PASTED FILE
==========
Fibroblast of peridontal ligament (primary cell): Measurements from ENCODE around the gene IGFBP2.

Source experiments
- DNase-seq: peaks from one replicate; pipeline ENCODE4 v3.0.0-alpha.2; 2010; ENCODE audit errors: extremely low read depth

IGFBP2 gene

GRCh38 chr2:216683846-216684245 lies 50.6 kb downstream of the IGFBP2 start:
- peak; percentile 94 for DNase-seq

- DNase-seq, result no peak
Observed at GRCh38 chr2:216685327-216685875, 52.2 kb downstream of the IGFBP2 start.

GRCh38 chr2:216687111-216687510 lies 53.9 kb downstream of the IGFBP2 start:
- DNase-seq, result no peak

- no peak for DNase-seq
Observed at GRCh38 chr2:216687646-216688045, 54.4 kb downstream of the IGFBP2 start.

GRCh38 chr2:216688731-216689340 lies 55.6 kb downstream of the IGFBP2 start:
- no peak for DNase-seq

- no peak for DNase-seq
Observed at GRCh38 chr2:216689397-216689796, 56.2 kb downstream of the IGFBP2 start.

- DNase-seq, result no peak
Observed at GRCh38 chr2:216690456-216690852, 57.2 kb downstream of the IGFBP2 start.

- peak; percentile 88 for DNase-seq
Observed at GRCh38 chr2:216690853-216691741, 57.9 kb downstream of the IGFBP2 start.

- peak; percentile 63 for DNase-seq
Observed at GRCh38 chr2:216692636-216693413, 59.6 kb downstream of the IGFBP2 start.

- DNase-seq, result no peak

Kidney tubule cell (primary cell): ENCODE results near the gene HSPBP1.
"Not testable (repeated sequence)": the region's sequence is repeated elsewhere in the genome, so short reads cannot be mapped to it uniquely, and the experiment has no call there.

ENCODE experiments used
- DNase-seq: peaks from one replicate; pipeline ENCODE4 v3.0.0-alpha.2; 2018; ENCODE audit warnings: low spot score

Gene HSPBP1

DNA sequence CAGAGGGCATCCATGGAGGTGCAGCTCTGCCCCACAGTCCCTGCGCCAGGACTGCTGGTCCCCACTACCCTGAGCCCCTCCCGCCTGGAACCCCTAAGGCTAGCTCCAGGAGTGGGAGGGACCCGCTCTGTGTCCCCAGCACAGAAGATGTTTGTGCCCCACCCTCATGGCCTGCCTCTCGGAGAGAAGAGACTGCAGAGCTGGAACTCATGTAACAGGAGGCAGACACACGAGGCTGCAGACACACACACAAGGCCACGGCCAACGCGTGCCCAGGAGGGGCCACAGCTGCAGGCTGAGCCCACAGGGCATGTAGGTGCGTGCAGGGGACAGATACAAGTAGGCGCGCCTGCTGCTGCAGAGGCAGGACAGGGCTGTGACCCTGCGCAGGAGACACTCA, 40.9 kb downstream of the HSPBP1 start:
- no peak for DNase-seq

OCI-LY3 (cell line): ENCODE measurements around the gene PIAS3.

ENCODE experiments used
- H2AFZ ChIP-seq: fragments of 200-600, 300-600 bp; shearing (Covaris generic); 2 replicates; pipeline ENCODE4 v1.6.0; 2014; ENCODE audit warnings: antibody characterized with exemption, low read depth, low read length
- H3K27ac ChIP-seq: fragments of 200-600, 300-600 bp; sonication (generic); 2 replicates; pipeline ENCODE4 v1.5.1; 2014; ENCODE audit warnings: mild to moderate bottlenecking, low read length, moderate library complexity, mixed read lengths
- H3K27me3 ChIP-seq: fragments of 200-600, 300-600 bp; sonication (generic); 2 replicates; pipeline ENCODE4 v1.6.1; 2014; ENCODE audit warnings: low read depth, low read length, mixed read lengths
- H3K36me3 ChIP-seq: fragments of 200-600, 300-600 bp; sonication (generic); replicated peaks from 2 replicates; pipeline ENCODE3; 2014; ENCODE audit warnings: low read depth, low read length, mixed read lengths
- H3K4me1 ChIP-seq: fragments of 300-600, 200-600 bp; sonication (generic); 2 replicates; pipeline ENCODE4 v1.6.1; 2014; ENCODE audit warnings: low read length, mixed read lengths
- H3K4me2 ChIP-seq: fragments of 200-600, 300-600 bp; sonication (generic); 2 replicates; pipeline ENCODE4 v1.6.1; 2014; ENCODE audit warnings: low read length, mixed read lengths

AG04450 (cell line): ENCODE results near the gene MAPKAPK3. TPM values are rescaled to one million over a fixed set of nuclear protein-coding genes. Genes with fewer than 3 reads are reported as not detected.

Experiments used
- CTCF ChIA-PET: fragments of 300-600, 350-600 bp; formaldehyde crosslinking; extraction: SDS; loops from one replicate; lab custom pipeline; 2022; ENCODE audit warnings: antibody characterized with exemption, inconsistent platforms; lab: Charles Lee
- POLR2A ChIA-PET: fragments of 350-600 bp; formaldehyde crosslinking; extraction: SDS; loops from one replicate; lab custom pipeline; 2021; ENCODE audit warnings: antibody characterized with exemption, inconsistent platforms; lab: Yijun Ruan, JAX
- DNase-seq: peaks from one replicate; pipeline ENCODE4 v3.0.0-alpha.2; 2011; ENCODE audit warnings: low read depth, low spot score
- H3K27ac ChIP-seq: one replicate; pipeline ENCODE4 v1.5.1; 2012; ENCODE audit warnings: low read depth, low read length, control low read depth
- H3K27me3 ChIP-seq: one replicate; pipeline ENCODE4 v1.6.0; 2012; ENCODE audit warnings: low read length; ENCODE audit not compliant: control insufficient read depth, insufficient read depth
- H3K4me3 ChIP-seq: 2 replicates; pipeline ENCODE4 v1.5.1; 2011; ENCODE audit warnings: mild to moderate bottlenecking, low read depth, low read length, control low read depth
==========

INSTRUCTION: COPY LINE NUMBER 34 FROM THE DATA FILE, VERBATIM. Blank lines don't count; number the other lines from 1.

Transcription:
- H3K27ac ChIP-seq: fragments of 200-600, 300-600 bp; sonication (generic); 2 replicates; pipeline ENCODE4 v1.5.1; 2014; ENCODE audit warnings: mild to moderate bottlenecking, low read length, moderate library complexity, mixed read lengths